When to do - and when not to do surgery for endometriosis


When to do - and when not to do surgery for endometriosis

A systematic review and meta-analysis to answer whether operative laparoscopy is an effective treatment or not

Key Points

Highlight:

  • Dr. Leonardi group evaluated the effectiveness of operative laparoscopy on improving symptomatology, recurrence of disease, and pain compared with that of alternative therapies including diagnostic laparoscopy.

Background:

  • Endometriosis is estimated to affect about 176 million women worldwide, but unfortunately, the current understanding of this disease is very limited.
  • The key question is how to treat patients with the disease.
  • Several managements are available such as hormonal contraceptives, progestins, gonadotropin-releasing hormone agonists (GnRH-a) or antagonists and laparoscopic surgery.
  • Current therapeutic decision-making is complicated due to the lack of strong evidence showing the effect of operative laparoscopy.

Key points:

  • This group evaluated the effectiveness of operative laparoscopy on improving symptomatology, recurrence of disease, and pain compared with that of alternative therapies including diagnostic laparoscopy.
  • They reviewed databases that were registered until May 2019 from MEDLINE, Embase, PsycINFO, CINAHL, Web of Science Core Collection, Scopus, and ClinicalTrials.gov.
  • Infertility
    • Operative laparoscopy probably yields little or no difference in clinical pregnancy rates compared with diagnostic laparoscopy.
    • However, the quality of the evidence was very low to answer clearly.
  • Disease progression
    • There were no eligible randomized controlled trials identified that met inclusion or exclusion criteria for this objective.
  • Endometriosis-related pain problems
    • Operative laparoscopy was deemed more effective than diagnostic laparoscopy at improving overall pain at 6 months.
    • Operative laparoscopy plus GnRH-a is more effective compared with GnRH-a at improving dysmenorrhea at 12 months.

Conclusions:

  • Operative laparoscopy seems to improve overall pain levels.
  • There is no significant difference in fertility-related or adverse outcomes when compared with diagnostic laparoscopy.
  • For better understanding, additional high-quality randomized controlled trials are required.
  • Studies on patient preference in surgical decision making and the timing of surgery are also needed.

Lay Summary

Endometriosis is an estrogen-dependent disorder. It was estimated to affect about 176 million women in the world and usually causes pelvic pain and infertility. Unfortunately, the current understanding of this disease is very limited. Though there are many remaining questions, the key question is how to treat patients with the disease.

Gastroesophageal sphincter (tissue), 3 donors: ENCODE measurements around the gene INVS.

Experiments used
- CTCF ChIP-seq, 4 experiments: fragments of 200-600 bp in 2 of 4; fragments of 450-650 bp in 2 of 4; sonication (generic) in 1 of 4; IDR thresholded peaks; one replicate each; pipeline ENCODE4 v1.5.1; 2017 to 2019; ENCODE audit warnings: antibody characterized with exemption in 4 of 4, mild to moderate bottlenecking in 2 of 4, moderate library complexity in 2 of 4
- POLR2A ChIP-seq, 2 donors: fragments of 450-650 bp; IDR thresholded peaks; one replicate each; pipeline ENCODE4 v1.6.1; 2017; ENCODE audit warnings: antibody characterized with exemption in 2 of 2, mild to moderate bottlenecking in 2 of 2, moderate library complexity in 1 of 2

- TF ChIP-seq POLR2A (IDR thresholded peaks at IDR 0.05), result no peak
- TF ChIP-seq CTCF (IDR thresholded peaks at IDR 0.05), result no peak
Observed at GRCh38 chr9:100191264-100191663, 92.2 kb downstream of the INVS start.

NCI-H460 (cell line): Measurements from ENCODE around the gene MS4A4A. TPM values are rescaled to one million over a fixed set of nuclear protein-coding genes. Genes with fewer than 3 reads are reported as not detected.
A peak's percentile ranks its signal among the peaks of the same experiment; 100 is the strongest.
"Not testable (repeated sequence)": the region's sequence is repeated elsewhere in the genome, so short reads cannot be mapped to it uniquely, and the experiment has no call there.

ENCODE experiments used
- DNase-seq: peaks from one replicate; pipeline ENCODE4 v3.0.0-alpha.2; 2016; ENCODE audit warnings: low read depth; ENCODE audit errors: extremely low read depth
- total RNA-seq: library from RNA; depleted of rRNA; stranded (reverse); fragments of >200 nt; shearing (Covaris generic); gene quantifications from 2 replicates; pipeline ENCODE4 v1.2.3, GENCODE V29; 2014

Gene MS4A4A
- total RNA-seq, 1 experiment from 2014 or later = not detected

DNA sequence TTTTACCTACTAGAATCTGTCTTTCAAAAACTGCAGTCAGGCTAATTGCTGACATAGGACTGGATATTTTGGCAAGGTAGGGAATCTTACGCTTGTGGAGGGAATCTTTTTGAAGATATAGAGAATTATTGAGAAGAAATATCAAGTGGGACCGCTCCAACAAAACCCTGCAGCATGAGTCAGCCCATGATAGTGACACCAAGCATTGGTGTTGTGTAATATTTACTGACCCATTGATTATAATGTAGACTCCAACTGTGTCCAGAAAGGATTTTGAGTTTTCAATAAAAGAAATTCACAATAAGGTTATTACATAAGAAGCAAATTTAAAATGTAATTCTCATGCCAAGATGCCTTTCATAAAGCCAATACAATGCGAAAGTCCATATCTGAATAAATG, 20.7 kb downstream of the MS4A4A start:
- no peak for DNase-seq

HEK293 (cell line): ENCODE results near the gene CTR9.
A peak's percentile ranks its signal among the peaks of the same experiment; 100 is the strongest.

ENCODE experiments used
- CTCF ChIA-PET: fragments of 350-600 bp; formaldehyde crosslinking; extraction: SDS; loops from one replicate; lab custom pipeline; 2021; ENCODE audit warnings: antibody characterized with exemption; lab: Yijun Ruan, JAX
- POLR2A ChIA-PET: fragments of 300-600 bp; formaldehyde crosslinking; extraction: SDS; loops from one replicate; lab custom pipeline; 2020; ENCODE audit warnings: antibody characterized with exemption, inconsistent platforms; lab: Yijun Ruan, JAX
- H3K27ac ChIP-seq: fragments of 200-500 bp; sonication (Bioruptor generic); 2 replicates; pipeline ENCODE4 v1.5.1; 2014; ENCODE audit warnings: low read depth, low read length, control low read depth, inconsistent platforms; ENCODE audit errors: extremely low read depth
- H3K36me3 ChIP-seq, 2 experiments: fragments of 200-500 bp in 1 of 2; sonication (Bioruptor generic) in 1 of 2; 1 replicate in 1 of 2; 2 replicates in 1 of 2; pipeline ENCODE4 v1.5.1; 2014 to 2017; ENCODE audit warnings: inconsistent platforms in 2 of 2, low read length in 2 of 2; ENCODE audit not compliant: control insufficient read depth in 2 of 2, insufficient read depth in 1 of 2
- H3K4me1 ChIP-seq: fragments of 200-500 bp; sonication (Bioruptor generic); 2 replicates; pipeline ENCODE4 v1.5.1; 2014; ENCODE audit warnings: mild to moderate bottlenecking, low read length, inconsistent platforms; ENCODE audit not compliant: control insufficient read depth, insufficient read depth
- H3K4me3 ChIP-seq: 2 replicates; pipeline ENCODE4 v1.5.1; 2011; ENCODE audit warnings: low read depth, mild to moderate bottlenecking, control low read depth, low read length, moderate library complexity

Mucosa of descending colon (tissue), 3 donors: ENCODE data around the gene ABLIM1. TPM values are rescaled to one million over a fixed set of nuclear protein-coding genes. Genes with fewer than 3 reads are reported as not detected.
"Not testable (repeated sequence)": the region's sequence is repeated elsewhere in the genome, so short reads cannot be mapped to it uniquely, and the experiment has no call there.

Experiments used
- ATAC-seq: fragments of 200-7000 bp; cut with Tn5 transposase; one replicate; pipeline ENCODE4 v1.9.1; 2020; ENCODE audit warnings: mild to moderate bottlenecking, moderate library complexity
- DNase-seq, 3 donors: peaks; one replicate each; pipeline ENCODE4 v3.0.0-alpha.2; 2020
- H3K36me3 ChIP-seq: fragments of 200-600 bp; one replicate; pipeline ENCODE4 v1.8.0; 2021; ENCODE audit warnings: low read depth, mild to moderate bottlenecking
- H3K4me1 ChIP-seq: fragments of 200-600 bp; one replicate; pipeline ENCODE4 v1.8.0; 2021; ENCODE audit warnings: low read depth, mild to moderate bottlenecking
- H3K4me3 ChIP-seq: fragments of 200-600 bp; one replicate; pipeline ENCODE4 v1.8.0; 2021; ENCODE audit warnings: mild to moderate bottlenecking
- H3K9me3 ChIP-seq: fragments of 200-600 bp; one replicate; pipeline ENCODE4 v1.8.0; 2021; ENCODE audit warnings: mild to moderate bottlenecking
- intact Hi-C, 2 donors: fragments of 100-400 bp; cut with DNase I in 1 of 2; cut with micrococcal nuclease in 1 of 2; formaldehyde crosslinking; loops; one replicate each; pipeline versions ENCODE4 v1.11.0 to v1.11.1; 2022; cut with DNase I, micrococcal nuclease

Several managements are available such as hormonal contraceptives, progestins, and gonadotropin-releasing hormone agonists (GnRH-a) or antagonists. Still, the most frequently used management is laparoscopic surgery. Current therapeutic decision-making is complicated because of many different issues including heterogeneous population, various phenotypes of endometriosis and patient preference (encompassing accessibility to, costs of healthcare, pain, and infertility). However, the main problem is the lack of clear evidence showing the effect of laparoscopic surgery.

Therefore, Dr. Leonardi group from Australia evaluated the effectiveness of operative laparoscopy on improving symptomatology, recurrence of disease, and pain compared with that of alternative therapies including diagnostic laparoscopy. This paper was recently published in the “Journal of minimally invasive gynecology”.

To assess the effectiveness and safety of laparoscopic surgery in the treatment of endometriosis-associated infertility, this group reviewed databases. They searched databases that were registered until May 2019 from MEDLINE, Embase, PsycINFO, CINAHL, Web of Science Core Collection, Scopus, and ClinicalTrials.gov.

Infertility: There was moderate-quality evidence that operative laparoscopy probably yields little or no difference in clinical pregnancy rates compared with diagnostic laparoscopy. The quality of the evidence was very low, it is uncertain if operative laparoscopy improves live birth rates.

Disease progression: There were no eligible randomized controlled trials identified that met inclusion or exclusion criteria for this objective.

Endometriosis-related pain problems: Operative laparoscopy was deemed more effective than diagnostic laparoscopy at improving overall pain at 6 months after surgical intervention. Another study showed that operative laparoscopy plus GnRH-a is more effective compared with GnRH-a at improving dysmenorrhea at 12 months.

In conclusion, operative laparoscopy may improve overall pain levels. However, there is no significant difference in fertility-related or adverse outcomes when compared with diagnostic laparoscopy. For better understanding, additional high-quality randomized controlled trials, including comparing surgery to medical management, are needed. Specifically, detail information such as fertility, disease progression related and adverse events. Lastly, studies on patient preference in surgical decision making and the timing of surgery are needed.


Research Source: https://www.ncbi.nlm.nih.gov/pubmed/31676397


Endometriosis Laparoscopy Pelvic pain Infertility Quality of life Patient preference

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